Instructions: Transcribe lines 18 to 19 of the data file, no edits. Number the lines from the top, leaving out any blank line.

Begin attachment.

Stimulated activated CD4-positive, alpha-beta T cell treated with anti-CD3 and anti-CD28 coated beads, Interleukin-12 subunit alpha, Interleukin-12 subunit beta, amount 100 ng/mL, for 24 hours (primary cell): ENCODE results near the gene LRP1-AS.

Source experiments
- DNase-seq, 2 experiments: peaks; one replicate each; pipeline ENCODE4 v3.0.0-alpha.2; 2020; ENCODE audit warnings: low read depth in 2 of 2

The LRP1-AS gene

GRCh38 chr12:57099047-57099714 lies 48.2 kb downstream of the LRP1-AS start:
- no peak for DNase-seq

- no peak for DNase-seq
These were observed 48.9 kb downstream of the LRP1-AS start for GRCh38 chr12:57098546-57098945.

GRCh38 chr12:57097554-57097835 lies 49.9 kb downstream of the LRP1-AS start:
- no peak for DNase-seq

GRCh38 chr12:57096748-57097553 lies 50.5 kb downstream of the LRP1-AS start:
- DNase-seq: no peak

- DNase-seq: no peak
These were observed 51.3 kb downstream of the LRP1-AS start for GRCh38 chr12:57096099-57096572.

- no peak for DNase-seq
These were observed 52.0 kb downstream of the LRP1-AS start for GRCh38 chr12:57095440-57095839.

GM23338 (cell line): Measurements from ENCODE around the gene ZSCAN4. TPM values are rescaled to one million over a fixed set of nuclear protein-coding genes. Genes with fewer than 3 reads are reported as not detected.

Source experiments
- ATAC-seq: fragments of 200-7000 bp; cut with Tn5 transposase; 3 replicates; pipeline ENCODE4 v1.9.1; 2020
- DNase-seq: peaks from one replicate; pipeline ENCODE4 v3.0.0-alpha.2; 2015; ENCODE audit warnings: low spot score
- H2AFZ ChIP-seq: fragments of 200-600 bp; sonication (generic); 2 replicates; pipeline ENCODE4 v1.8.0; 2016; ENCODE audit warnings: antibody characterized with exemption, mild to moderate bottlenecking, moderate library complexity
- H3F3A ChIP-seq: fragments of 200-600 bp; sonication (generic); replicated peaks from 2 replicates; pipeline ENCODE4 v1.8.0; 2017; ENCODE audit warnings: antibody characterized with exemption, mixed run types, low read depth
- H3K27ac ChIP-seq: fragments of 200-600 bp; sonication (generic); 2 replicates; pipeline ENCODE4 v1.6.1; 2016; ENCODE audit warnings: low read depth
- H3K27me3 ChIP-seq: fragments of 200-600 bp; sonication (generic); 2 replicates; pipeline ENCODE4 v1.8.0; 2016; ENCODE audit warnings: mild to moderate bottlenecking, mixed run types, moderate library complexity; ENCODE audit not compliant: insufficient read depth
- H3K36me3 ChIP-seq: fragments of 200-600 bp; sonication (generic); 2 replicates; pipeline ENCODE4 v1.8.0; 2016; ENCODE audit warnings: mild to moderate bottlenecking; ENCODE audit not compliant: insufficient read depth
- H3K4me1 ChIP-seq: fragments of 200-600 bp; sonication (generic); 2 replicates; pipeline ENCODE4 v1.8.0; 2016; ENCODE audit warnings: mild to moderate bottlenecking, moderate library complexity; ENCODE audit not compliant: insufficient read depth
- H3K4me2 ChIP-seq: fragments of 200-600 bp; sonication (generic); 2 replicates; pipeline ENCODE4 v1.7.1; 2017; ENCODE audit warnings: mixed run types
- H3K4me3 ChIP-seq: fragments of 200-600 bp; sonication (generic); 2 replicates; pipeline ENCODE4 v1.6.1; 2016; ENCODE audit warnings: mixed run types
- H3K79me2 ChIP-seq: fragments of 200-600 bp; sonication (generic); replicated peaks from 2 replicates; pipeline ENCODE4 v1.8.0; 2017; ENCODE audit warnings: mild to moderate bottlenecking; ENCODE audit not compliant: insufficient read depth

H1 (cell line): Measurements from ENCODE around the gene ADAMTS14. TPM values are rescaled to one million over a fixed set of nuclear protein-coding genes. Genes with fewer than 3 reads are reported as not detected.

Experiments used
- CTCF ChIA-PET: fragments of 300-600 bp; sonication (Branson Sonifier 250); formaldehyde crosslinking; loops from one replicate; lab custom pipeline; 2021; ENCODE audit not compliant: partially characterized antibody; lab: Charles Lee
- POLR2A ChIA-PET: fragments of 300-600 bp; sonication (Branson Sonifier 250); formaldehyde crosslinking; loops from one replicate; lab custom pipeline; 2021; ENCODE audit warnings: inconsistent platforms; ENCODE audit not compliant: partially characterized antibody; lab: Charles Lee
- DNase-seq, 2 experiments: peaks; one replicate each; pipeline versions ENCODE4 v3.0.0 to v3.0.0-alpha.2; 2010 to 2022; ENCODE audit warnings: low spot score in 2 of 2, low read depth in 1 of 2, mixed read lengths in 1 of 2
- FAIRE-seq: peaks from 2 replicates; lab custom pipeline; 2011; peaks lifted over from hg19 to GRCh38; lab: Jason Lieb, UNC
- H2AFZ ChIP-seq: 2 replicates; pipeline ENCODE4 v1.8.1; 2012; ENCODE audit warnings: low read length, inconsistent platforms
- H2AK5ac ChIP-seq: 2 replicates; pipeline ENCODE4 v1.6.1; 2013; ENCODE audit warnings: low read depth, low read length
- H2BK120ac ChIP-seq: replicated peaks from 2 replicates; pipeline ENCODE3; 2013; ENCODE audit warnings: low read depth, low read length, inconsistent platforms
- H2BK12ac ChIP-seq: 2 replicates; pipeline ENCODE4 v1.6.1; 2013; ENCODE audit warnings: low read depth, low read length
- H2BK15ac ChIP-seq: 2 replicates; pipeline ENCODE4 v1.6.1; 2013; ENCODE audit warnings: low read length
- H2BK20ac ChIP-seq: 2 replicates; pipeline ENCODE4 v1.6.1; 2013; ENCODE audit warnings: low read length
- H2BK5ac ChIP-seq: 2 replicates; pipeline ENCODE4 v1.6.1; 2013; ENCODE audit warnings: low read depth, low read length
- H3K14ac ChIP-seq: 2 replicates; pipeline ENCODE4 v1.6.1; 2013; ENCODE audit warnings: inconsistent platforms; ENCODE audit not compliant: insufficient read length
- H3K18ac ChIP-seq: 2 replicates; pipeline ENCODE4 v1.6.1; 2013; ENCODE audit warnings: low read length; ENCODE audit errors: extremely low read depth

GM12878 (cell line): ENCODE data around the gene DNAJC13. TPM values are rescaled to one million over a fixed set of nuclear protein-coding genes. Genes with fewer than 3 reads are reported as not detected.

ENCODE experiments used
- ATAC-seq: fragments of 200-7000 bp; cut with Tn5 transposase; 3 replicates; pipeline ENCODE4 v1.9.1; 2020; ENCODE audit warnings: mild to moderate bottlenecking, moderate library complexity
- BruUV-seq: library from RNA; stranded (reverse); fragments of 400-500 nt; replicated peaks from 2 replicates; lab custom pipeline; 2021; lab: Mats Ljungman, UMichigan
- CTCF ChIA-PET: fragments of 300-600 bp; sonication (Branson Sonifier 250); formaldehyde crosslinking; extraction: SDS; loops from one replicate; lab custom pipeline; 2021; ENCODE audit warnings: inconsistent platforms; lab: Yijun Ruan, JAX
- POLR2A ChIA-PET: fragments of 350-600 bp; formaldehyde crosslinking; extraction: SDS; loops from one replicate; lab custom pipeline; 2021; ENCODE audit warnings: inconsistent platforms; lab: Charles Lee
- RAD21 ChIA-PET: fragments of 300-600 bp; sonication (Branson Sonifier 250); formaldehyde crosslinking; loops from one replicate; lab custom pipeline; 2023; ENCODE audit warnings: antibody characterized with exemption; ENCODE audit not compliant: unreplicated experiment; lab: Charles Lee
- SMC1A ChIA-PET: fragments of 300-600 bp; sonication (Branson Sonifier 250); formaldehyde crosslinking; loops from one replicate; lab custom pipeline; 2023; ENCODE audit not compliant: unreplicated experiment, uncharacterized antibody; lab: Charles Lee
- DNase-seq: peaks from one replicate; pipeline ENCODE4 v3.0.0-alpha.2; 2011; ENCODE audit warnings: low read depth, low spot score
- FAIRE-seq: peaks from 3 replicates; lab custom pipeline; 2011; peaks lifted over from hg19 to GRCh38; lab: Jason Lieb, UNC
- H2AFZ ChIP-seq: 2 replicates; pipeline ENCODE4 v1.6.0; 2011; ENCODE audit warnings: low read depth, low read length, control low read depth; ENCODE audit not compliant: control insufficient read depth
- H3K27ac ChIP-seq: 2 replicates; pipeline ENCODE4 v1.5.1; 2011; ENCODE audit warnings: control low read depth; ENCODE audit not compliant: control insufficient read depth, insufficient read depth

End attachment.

Source experiments
- ATAC-seq: fragments of 200-7000 bp; cut with Tn5 transposase; 3 replicates; pipeline ENCODE4 v1.9.1; 2020